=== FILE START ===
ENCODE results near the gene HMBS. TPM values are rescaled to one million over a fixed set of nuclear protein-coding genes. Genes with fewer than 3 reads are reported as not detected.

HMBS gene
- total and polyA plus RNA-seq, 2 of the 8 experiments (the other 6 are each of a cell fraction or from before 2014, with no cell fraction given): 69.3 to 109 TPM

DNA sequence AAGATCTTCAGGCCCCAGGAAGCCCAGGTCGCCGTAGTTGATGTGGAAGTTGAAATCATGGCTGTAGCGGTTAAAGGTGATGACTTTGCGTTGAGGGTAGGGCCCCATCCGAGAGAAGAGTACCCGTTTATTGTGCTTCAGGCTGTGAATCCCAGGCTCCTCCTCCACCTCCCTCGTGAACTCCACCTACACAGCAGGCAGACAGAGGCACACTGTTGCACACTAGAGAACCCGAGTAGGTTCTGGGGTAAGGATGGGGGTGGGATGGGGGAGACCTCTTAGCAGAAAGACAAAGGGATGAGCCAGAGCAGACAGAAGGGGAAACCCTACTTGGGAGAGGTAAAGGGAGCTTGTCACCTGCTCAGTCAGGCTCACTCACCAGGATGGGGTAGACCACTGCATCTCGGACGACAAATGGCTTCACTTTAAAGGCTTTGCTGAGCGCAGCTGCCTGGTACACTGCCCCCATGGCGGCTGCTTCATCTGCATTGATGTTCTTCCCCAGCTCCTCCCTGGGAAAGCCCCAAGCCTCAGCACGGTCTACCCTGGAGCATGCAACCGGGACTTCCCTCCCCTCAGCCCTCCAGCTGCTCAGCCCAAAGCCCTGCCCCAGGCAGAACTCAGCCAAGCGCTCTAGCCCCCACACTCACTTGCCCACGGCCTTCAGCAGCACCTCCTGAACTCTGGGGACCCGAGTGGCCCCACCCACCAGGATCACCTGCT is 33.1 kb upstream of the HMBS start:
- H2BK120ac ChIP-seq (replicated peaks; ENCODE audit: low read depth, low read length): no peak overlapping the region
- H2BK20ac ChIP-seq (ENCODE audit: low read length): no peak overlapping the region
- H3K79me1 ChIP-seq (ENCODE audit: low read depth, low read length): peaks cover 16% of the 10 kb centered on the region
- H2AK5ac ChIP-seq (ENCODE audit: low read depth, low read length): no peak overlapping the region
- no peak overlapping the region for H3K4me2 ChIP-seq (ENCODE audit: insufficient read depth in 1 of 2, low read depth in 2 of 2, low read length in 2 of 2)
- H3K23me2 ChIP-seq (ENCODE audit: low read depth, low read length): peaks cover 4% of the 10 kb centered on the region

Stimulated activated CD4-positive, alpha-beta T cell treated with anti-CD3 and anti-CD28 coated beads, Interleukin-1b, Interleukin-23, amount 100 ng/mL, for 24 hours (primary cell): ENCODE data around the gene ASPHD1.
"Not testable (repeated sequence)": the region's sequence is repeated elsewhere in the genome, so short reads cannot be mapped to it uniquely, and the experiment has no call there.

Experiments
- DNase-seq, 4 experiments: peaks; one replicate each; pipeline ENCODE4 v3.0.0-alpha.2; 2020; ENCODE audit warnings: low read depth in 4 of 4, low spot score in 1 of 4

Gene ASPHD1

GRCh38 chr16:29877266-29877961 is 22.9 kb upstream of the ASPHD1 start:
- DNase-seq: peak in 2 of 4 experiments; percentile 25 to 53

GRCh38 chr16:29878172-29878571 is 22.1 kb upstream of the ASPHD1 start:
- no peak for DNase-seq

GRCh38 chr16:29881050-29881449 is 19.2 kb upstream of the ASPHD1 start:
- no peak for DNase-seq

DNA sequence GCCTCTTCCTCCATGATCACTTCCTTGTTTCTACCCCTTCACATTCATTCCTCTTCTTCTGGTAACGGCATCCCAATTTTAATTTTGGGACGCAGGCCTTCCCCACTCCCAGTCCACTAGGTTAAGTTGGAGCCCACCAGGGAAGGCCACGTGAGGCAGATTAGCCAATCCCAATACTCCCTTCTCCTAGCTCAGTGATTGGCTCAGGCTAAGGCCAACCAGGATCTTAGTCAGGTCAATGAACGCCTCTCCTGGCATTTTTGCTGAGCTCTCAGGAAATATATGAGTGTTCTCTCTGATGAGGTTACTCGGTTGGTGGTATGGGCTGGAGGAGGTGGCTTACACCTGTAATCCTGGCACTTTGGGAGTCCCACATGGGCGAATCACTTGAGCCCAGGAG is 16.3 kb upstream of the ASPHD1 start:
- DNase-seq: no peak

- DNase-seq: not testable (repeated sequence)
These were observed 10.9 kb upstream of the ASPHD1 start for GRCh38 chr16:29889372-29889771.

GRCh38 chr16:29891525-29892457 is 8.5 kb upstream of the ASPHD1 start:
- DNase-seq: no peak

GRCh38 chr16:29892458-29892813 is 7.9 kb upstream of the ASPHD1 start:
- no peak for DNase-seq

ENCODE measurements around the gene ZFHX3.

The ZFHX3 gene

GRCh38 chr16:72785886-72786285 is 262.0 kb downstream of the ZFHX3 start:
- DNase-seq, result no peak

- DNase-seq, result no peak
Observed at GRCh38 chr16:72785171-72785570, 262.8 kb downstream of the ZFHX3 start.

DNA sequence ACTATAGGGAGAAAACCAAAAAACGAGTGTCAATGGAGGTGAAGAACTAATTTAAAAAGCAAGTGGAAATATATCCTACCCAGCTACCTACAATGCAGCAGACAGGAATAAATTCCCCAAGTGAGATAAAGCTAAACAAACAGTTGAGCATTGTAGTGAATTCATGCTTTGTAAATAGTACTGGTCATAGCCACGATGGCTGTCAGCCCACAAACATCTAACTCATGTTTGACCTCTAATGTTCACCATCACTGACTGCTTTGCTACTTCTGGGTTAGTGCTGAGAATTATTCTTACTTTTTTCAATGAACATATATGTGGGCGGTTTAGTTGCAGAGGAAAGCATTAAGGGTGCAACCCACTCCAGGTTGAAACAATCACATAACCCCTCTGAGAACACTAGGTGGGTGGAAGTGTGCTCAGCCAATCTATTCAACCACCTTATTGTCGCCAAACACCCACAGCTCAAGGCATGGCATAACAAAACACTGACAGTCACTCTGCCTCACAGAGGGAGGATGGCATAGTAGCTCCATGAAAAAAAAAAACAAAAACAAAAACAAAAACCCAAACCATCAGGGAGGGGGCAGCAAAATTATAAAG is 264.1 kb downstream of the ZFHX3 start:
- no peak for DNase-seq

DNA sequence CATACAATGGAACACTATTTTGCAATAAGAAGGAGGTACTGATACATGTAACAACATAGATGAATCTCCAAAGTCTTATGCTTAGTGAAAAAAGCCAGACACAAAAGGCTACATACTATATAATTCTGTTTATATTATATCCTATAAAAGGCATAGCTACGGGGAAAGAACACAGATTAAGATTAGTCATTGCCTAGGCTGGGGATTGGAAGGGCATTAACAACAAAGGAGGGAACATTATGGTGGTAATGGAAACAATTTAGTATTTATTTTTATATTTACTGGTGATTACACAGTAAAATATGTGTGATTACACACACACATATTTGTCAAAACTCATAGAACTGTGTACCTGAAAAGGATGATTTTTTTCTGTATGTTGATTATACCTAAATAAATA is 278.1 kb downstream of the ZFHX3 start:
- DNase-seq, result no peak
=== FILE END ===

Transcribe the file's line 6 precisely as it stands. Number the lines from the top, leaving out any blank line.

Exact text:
- H2BK20ac ChIP-seq (ENCODE audit: low read length): no peak overlapping the region